Ethan Kross is a professor of psychology at the University of Michigan. His research seeks to “Understand factors enabling people to adaptively regulate triggered impulses and emotions that undermine their goals and compromise their health.” He wants to resolve a key paradox in coping literature by finding insights and translating those insights to the rest of the world.
What got Ethan into studying behavior and how the mind works? Around the age of 4 or 5, whenever Ethan would get upset, his dad would ask him to “go inside” and look within himself to figure out why he was feeling how he was feeling. For years Ethan would do this as a positive coping mechanism. When he got to college he learned that when most look inside themselves to dig deeper, this takes them to a negative place. Introspection seemed to only prolong their negative feelings. This resonated with him and started him down his current path of asking “Why?”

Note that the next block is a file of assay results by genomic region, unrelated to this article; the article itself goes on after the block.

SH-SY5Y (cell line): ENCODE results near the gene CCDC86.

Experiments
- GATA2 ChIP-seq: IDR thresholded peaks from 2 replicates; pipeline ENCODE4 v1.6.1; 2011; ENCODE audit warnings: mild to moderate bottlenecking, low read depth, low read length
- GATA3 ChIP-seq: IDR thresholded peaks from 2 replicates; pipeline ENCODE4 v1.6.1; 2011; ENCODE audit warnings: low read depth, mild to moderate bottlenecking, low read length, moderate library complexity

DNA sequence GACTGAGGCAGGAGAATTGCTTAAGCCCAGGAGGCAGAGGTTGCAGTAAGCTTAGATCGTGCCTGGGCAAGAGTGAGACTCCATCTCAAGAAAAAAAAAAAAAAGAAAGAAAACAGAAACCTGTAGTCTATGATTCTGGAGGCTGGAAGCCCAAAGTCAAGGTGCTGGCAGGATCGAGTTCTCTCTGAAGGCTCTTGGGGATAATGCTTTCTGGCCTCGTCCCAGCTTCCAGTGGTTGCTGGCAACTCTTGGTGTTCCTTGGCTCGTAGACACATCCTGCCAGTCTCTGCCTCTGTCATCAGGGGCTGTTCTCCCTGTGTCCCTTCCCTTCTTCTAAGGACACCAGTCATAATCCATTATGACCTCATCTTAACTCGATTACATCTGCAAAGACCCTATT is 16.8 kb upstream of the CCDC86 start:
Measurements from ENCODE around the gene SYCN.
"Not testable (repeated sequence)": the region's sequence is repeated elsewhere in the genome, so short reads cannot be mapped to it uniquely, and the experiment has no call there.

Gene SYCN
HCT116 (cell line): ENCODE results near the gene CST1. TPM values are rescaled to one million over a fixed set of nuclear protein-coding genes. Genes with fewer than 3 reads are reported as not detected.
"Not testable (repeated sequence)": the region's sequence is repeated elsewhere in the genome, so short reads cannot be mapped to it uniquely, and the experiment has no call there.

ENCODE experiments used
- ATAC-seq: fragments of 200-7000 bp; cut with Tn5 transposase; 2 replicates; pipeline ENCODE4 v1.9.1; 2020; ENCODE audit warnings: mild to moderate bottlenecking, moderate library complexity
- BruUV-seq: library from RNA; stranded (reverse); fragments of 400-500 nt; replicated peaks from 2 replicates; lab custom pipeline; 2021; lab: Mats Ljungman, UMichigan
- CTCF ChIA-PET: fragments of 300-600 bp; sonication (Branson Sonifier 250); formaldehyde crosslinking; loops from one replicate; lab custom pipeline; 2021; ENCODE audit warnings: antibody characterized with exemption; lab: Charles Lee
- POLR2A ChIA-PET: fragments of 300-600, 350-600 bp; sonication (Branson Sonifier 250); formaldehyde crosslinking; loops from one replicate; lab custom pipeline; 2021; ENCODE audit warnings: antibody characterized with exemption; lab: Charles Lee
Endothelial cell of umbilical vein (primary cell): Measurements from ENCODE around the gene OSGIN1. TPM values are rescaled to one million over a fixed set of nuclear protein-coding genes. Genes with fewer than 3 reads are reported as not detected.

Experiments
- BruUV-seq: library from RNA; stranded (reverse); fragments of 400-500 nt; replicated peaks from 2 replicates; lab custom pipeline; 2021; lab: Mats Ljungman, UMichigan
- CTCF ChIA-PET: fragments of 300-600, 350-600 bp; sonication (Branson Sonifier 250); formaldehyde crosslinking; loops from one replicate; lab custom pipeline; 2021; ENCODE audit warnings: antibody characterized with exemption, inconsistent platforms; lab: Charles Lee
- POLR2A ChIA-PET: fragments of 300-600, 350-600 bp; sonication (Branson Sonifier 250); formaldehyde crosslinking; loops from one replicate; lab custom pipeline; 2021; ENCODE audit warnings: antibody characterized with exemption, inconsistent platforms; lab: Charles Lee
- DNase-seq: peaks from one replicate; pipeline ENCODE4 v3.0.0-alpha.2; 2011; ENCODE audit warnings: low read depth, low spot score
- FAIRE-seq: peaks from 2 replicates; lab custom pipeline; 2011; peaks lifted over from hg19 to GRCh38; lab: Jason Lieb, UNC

Much of his work is focused on social media. In early 2010 Ethan became increasingly interested in Facebook. He found himself looking around his classroom and in the hallway–relentlessly seeing students with open Facebook windows on their phone. He wondered: “Are these students happier now that they have social media in their lives?” Ethan started digging and found research that was all over the place. Some studies would say, “People who are on Facebook are more happy” and then he would come across another study saying the complete opposite. He concluded that the methods in which those studies were using to gather data were grossly inefficient.
In this episode of Trend Following Radio:
- Thinking objectively
- Passive and interactive activities on social media
- Experian sampling
- Regulation on social media
- LeBron James move from the Cavaliers
- Self talk
- Dealing with problems under stressed.